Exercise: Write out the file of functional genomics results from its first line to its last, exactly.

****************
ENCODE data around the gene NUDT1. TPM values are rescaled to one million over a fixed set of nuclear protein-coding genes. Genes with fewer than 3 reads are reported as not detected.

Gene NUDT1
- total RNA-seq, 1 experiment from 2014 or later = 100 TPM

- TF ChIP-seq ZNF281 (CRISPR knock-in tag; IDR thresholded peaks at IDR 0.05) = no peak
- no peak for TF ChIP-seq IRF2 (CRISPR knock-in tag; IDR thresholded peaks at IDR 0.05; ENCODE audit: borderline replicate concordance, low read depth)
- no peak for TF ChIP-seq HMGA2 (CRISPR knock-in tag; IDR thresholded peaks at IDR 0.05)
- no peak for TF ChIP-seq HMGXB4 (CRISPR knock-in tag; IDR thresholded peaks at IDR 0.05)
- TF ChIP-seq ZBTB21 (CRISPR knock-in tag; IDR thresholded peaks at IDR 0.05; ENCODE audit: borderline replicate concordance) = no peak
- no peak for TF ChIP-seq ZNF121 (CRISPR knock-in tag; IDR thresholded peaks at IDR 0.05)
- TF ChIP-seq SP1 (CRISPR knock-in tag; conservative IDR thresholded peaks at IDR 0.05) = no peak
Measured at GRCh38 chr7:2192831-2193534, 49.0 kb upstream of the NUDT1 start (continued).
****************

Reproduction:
ENCODE data around the gene NUDT1. TPM values are rescaled to one million over a fixed set of nuclear protein-coding genes. Genes with fewer than 3 reads are reported as not detected.

Gene NUDT1
- total RNA-seq, 1 experiment from 2014 or later = 100 TPM

- TF ChIP-seq ZNF281 (CRISPR knock-in tag; IDR thresholded peaks at IDR 0.05) = no peak
- no peak for TF ChIP-seq IRF2 (CRISPR knock-in tag; IDR thresholded peaks at IDR 0.05; ENCODE audit: borderline replicate concordance, low read depth)
- no peak for TF ChIP-seq HMGA2 (CRISPR knock-in tag; IDR thresholded peaks at IDR 0.05)
- no peak for TF ChIP-seq HMGXB4 (CRISPR knock-in tag; IDR thresholded peaks at IDR 0.05)
- TF ChIP-seq ZBTB21 (CRISPR knock-in tag; IDR thresholded peaks at IDR 0.05; ENCODE audit: borderline replicate concordance) = no peak
- no peak for TF ChIP-seq ZNF121 (CRISPR knock-in tag; IDR thresholded peaks at IDR 0.05)
- TF ChIP-seq SP1 (CRISPR knock-in tag; conservative IDR thresholded peaks at IDR 0.05) = no peak
Measured at GRCh38 chr7:2192831-2193534, 49.0 kb upstream of the NUDT1 start (continued).